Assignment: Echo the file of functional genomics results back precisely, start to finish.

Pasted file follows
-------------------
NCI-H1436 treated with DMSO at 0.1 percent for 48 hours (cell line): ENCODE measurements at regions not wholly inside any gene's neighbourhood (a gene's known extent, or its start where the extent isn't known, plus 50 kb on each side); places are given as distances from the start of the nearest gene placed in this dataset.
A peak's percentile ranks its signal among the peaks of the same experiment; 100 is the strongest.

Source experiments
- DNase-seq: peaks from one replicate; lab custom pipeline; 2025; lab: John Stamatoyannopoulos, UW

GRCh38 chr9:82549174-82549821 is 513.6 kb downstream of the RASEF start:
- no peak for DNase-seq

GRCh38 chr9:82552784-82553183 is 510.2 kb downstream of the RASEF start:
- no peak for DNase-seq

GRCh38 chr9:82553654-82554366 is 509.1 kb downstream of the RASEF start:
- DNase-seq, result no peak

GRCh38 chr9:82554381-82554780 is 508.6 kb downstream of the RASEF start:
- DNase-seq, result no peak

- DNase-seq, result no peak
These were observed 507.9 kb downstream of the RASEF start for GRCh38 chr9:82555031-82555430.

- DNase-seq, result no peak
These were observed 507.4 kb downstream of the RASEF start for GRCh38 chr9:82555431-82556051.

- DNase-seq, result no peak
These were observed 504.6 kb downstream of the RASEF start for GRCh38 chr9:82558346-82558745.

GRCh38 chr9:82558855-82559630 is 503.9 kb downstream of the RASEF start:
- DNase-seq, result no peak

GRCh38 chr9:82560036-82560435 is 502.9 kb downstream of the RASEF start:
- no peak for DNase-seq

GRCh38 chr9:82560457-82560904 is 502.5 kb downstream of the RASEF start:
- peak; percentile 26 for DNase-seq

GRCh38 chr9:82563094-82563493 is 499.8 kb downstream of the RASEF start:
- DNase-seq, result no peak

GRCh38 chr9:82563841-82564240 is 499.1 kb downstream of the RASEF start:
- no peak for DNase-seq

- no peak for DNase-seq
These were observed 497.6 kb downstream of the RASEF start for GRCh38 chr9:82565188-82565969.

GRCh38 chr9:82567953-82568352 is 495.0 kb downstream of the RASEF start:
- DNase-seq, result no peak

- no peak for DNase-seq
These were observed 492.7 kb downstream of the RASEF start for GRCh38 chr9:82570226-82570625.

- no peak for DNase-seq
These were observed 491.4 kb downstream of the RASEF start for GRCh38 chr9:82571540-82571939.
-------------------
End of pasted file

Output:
NCI-H1436 treated with DMSO at 0.1 percent for 48 hours (cell line): ENCODE measurements at regions not wholly inside any gene's neighbourhood (a gene's known extent, or its start where the extent isn't known, plus 50 kb on each side); places are given as distances from the start of the nearest gene placed in this dataset.
A peak's percentile ranks its signal among the peaks of the same experiment; 100 is the strongest.

Source experiments
- DNase-seq: peaks from one replicate; lab custom pipeline; 2025; lab: John Stamatoyannopoulos, UW

GRCh38 chr9:82549174-82549821 is 513.6 kb downstream of the RASEF start:
- no peak for DNase-seq

GRCh38 chr9:82552784-82553183 is 510.2 kb downstream of the RASEF start:
- no peak for DNase-seq

GRCh38 chr9:82553654-82554366 is 509.1 kb downstream of the RASEF start:
- DNase-seq, result no peak

GRCh38 chr9:82554381-82554780 is 508.6 kb downstream of the RASEF start:
- DNase-seq, result no peak

- DNase-seq, result no peak
These were observed 507.9 kb downstream of the RASEF start for GRCh38 chr9:82555031-82555430.

- DNase-seq, result no peak
These were observed 507.4 kb downstream of the RASEF start for GRCh38 chr9:82555431-82556051.

- DNase-seq, result no peak
These were observed 504.6 kb downstream of the RASEF start for GRCh38 chr9:82558346-82558745.

GRCh38 chr9:82558855-82559630 is 503.9 kb downstream of the RASEF start:
- DNase-seq, result no peak

GRCh38 chr9:82560036-82560435 is 502.9 kb downstream of the RASEF start:
- no peak for DNase-seq

GRCh38 chr9:82560457-82560904 is 502.5 kb downstream of the RASEF start:
- peak; percentile 26 for DNase-seq

GRCh38 chr9:82563094-82563493 is 499.8 kb downstream of the RASEF start:
- DNase-seq, result no peak

GRCh38 chr9:82563841-82564240 is 499.1 kb downstream of the RASEF start:
- no peak for DNase-seq

- no peak for DNase-seq
These were observed 497.6 kb downstream of the RASEF start for GRCh38 chr9:82565188-82565969.

GRCh38 chr9:82567953-82568352 is 495.0 kb downstream of the RASEF start:
- DNase-seq, result no peak

- no peak for DNase-seq
These were observed 492.7 kb downstream of the RASEF start for GRCh38 chr9:82570226-82570625.

- no peak for DNase-seq
These were observed 491.4 kb downstream of the RASEF start for GRCh38 chr9:82571540-82571939.